College of Engineering News • Iowa State University

Industrial engineering student named 2012 Udall Scholar

Casey Fangmann’s long-standing passion for environmental responsibility has guided him through much of his college career. That passion inspired him to develop a recycling program on campus and to major in industrial engineering with a focus on sustainability. It also helped him become a 2012 Udall Scholar.

Casey Fangmann
Casey Fangmann. Photo by Jim Heemstra

The Udall Scholar program, established by the U.S. Congress in 1992, awards scholarships to undergraduate students committed to careers related to the environment or Native American issues. Fangmann was among 80 students from across the country to receive a $5,000 award.

“I am extremely honored to receive such a prestigious national award,” he said. “It recognizes the amount of time and energy I have devoted to something I want to do for a living, and it helps confirm that what I am doing is making a real difference and that I can truly make a career out of it.”

While he has always known he wanted to explore sustainable processes, Fangmann spent some time determining the best major to support his interests. The Cedar Rapids native initially enrolled in computer engineering and later switched to electrical engineering before finally deciding industrial engineering was the right fit for his career goals.

He says concepts in industrial engineering, such as statistical analysis of processes, will prove useful in the future. “I want to help organizations in industrial settings become more environmentally responsible and sustainable,” he said. “We need to begin shifting the culture of energy consumption among industry employees and start fostering a culture that strongly considers energy in the manufacturing process.”

Fangmann is no stranger to making big changes in organizations. As a leader in the GreenHouse Group on campus, he spearheaded an effort to bring recycling to Iowa State’s residence halls. The idea originally came to him after seeing large amounts of corrugated cardboard continually being thrown into dumpsters, a wasteful concept to someone from a town where recycling is an essential part of waste removal.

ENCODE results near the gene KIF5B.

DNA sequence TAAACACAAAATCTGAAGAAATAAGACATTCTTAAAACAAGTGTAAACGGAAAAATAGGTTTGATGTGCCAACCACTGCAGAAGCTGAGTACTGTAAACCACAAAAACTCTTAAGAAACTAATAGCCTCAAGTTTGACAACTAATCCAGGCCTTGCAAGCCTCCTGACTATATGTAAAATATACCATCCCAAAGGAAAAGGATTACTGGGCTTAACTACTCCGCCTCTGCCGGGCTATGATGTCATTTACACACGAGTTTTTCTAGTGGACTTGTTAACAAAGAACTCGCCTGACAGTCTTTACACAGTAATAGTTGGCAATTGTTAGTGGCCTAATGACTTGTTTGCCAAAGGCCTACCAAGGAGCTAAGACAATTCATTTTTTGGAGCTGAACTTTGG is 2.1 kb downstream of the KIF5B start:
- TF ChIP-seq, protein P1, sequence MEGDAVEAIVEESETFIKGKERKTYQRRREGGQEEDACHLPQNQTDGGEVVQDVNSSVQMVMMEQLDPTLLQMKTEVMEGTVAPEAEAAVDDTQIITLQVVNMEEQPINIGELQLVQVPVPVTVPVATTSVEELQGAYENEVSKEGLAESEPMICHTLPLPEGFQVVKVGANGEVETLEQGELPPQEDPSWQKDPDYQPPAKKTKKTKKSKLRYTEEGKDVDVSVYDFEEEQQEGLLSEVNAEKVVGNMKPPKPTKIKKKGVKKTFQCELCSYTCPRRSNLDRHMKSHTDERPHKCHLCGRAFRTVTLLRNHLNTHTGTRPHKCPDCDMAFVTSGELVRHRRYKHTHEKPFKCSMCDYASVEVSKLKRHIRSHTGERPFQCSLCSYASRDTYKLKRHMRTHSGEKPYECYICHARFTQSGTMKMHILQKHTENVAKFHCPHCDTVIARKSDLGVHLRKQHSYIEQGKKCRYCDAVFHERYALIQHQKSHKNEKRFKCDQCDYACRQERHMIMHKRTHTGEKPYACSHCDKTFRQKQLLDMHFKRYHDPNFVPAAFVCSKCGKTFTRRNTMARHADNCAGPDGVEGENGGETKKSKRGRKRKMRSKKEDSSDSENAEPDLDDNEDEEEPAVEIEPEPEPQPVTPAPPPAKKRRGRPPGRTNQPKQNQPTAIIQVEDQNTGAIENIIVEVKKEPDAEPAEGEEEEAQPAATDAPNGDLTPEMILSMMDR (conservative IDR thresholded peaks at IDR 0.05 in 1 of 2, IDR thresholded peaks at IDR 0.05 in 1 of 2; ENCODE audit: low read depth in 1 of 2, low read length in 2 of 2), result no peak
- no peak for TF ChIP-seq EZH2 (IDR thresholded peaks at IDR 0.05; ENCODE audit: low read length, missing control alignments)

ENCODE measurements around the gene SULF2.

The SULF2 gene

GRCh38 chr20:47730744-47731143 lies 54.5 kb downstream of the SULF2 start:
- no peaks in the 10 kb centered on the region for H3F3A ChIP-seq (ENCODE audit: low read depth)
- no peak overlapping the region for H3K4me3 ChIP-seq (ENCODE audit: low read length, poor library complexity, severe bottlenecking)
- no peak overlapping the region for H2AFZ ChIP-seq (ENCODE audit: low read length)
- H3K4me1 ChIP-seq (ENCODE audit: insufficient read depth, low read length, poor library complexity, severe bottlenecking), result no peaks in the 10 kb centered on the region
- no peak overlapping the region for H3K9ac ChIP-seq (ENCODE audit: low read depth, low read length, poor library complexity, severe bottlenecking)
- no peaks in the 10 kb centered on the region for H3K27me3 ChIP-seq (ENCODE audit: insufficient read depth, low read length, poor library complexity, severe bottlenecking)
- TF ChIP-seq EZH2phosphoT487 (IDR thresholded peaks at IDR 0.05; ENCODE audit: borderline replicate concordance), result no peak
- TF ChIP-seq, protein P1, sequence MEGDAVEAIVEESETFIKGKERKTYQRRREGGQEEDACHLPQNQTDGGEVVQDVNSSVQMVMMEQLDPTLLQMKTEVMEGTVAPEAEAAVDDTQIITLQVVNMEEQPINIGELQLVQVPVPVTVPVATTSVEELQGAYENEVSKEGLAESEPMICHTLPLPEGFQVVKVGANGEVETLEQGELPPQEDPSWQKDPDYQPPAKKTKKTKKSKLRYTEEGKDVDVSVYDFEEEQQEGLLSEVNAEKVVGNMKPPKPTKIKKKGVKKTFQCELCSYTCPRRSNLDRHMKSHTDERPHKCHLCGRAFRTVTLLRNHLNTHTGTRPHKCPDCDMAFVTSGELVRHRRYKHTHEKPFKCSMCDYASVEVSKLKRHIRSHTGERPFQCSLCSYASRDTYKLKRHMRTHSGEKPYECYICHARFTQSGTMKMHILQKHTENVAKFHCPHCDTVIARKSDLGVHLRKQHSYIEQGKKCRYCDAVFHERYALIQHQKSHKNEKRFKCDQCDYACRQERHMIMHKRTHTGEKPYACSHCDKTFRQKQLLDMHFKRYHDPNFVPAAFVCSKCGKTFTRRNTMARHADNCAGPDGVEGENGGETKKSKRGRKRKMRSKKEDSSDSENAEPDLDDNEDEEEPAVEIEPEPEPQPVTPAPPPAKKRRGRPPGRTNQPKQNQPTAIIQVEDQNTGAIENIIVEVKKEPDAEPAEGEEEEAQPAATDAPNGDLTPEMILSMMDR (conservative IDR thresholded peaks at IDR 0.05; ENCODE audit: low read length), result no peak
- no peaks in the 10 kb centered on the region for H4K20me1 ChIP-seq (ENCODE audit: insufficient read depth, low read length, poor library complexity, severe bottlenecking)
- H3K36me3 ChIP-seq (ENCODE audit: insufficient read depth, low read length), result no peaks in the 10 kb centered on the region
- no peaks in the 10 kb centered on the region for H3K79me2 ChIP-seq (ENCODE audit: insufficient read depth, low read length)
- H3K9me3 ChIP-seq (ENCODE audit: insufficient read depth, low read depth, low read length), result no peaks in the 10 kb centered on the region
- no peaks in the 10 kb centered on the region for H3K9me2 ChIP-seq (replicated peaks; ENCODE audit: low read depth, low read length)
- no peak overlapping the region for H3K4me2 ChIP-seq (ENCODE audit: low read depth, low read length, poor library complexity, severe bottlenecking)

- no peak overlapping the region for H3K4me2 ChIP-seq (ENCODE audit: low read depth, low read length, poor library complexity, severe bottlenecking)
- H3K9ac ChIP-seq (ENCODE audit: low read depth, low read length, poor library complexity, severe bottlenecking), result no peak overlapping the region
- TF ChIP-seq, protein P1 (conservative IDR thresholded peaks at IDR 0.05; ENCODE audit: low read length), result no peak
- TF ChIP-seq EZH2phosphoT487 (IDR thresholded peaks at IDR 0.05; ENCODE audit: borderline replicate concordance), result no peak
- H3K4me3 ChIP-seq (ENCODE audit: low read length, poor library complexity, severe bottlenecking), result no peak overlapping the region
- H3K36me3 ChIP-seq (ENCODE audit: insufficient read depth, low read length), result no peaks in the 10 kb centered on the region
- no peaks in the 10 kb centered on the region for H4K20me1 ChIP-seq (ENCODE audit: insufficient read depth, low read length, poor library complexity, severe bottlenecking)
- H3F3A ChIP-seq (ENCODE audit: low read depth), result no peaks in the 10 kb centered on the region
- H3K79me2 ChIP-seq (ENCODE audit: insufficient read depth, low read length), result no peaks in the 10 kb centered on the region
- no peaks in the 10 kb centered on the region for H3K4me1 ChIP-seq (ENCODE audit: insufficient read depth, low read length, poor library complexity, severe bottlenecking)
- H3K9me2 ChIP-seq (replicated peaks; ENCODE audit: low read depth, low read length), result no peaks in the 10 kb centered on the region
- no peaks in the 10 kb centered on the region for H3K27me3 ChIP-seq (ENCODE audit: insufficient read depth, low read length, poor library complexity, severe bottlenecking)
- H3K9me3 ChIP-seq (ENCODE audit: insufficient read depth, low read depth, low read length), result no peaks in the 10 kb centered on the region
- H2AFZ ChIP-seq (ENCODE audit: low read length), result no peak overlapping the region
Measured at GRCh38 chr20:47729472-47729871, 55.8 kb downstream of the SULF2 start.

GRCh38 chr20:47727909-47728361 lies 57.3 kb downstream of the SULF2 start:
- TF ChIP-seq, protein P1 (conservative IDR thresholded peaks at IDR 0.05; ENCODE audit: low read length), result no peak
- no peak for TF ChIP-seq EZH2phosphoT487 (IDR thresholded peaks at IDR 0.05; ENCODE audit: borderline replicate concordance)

He started investigating why no recycling program existed on campus and discovered that the Resource Recovery Plant in Ames burns trash to create energy. “When I learned that 25 percent of trash doesn’t get burned and is still sent to the landfill, I decided to start a recycling program for my community in Martin Hall,” Fangmann said.

After managing the program during the fall semester, he was asked to help lead a Department of Residence (DoR) team trying to bring recycling to all students living on campus. Throughout the spring semester, the team developed the process and collected statistics necessary to prove the program could be successful.

The group ran a successful trial program during the last six weeks of the semester, leading the DoR to fund an official recycling program, purchase recycling containers, and establish a transportation contract with Waste Management to take the recycling. The program was implemented across all DoR living areas the following fall.

Surprised by the immediate accomplishments of the program, Fangmann says most initiatives of this size take years of research and testing before being widely adopted. “I am proud our university has made such a strong commitment to the Live Green! Initiative and has empowered students to pursue sustainability projects and research,” he said.

Fangmann says the incineration plant seems to be an adequate option for the community of Ames, but establishing recycling habits is necessary to help students learn to be more globally responsible, teaching lessons they can take with them after graduating from Iowa State.

Fangmann accepting an award for the GreenHouse Group.
Fangmann accepting an award for the GreenHouse Group. Photo by Rashah McChesney.

With an effective recycling program up and running, the GreenHouse Group is bringing awareness to other areas of sustainability such as energy, composting, and water consumption. When he’s not occupied with these activities, Fangmann gets involved in various sustainability conferences, even serving on behalf of Iowa State at several events.

He’s a past president of the Green Umbrella, a student organization with liaisons from sustainability groups and departments on campus, that helps coordinate and promote events on campus and in Ames. Additionally, he is a community advisor in DoR, building a community of students who embrace sustainability and collectively get involved on campus.

As a Udall Scholar, Fangmann will attend a conference in August in Tucson, Arizona, with the other winners. The learning and networking event will connect students with similar interests from across the nation.

He will also add a sustainability minor to his course plans; something he says wouldn’t have been possible without the scholarship.

After graduating in spring 2013, Fangmann will head to Rockwell Collins, assisting the organization’s Global Sustainability Team to reduce the impact of energy on domestic and international facilities.

“I’ve built an amazing network of people at Iowa State who share my passion for sustainability,” he said. “It’s been great taking the traditional engineering knowledge and skills we learn in class and applying them in new, unique ways to sustainability projects. I look forward to continuing that at Rockwell Collins.”